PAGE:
New investments in HASS and Indigenous research

Categorised: News

The Australian Research Data Commons (ARDC) welcomes the measures announced under the Federal Budget for 2020-21 for the Humanities, Arts and Social Science (HASS) and Indigenous research communities.

The Federal Government investment of $8.9 million over the next three years (2020–21 to 2022–23) will help build a national HASS and Indigenous eResearch infrastructure, creating new tools and platforms to extend researcher capacity. 

The research infrastructure will provide HASS and Indigenous researchers with easier access to data and analysis methods, enabling effective data mining and re-use and maximising the return on previous research investments. It will enhance research in a broad range of fields including education, Australian cultural studies, linguistics, history, economics, commerce, tourism, law and legal studies, and the creative arts. The investment will help institutions share HASS data more freely and cooperatively following FAIR data principles.

The investment will include:

  • Improving Indigenous research capabilities: Supporting the Indigenous Data Network (IDN) to consolidate and expand its technological, training, and governance initiatives following CARE data principles (Collective benefit, Authority to control, Responsibility and Ethics).
  • HASS eResearch platforms initially comprising three elements:
    • Developing the Linguistics Data Commons of Australia (LDaCA)
      • Capitalising on existing infrastructure, rescuing vulnerable and dispersed collections and linking with improved analysis environments for new research outcomes.
    • Developing a Trove researcher platform for more advanced research:
      • Complementing existing National Library of Australia resources, enabling a focus on the delivery of researcher portals accessible through Trove. This platform will create tools for visualisation, entity recognition, transcription and geocoding across Trove content and other corpora.
    • Integrated social sciences research infrastructure:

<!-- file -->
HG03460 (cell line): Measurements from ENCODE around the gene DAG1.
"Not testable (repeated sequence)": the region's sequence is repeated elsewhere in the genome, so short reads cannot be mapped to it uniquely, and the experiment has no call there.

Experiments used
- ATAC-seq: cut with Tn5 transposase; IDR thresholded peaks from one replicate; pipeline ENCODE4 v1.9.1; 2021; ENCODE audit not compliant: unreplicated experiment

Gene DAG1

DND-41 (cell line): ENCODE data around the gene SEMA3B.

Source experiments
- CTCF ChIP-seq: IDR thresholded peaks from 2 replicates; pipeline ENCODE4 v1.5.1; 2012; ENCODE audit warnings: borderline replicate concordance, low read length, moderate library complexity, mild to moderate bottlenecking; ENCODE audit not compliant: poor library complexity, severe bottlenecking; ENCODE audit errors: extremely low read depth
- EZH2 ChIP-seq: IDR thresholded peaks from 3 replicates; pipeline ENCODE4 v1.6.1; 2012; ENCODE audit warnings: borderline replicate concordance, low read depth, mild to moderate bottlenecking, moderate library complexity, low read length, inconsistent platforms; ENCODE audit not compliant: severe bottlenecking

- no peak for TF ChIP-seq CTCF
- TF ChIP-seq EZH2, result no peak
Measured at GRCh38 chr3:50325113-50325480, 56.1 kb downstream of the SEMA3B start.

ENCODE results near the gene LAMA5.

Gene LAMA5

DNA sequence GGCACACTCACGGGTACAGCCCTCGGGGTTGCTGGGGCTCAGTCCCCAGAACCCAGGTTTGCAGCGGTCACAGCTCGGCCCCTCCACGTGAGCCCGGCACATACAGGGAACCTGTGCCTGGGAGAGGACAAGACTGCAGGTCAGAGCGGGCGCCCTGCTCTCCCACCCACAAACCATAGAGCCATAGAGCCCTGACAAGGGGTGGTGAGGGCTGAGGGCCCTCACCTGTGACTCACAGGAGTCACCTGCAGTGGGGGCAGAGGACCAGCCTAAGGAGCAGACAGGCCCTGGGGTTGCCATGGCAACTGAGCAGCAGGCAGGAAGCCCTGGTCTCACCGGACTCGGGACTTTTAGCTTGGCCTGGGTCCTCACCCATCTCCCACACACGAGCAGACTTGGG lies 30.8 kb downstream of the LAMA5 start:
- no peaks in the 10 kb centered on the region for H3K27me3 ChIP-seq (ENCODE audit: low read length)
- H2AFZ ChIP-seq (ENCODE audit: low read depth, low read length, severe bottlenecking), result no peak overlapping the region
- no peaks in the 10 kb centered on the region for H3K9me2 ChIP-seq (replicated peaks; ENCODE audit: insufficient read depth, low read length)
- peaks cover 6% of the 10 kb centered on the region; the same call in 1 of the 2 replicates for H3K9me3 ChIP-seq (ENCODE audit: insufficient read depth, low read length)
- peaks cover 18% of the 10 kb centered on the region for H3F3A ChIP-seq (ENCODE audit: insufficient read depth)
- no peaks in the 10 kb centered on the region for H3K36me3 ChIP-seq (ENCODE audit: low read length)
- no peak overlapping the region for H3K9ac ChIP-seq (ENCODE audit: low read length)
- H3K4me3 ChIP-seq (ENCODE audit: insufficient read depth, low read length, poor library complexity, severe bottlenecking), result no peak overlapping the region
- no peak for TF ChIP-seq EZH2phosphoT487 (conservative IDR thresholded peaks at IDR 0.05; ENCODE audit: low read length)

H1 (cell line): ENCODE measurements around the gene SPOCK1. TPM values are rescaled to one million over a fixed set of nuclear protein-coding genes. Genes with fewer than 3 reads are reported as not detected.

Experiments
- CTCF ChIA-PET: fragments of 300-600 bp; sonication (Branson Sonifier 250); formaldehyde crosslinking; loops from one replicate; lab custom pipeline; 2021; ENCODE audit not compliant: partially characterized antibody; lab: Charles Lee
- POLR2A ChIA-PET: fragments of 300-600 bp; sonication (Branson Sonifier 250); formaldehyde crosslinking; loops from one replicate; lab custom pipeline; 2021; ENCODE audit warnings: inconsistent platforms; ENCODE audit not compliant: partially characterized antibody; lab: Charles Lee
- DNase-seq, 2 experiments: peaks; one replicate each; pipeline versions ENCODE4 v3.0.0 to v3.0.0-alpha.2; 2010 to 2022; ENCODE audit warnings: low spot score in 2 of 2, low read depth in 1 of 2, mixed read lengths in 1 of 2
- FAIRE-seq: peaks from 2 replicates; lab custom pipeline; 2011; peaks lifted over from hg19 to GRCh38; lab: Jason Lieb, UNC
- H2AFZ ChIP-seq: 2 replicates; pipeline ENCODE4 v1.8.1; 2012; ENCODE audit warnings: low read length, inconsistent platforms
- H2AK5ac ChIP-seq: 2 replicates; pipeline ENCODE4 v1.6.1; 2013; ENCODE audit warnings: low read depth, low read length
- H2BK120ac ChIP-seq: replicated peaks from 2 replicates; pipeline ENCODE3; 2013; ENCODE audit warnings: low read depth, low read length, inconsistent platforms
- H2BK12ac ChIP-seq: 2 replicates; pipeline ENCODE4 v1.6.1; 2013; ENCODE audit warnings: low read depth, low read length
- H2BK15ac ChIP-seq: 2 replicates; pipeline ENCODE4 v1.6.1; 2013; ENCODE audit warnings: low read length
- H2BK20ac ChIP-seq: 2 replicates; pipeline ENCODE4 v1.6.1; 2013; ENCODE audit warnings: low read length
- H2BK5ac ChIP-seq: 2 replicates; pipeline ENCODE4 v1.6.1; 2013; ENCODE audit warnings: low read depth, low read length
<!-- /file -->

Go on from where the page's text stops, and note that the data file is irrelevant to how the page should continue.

• Expanding existing social sciences initiatives and providing a coordinated governance model for access to data. This will improve the capacity of researchers to access, preserve and disseminate quantitative and qualitative social sciences data sources. It will also drive the development of systems and tools for capturing new and emerging real time, or near real time, data.

Investment in these four activities will form the basis for future investment in other areas of HASS and Indigenous research to create a true domain research data commons.

This investment is the initial stage of a proposed broader and long-term program to address the challenges and opportunities presented by a very diverse grouping of research fields.

These initiatives will leverage existing NCRIS capabilities including the ARDC, the Population Health Research Network (PHRN) and AURIN. 

The Department of Education, Skills, and Employment has asked the ARDC to implement the HASS and IDN measures and is formalising this through the new NCRIS Guidelines.  

Rosie Hicks, CEO of the ARDC, says this is an important and encouraging investment by the Federal Government and the ARDC is very pleased and excited for the HASS community. 

“We are looking forward to working closely with the HASS and Indigenous research communities and helping them provide their researchers with competitive advantage through data,” said Rosie.

We will be engaging with key community stakeholders to define structural governance and operational parameters in the coming months. 

Please register here if you are interested in being part of the consultations.

 

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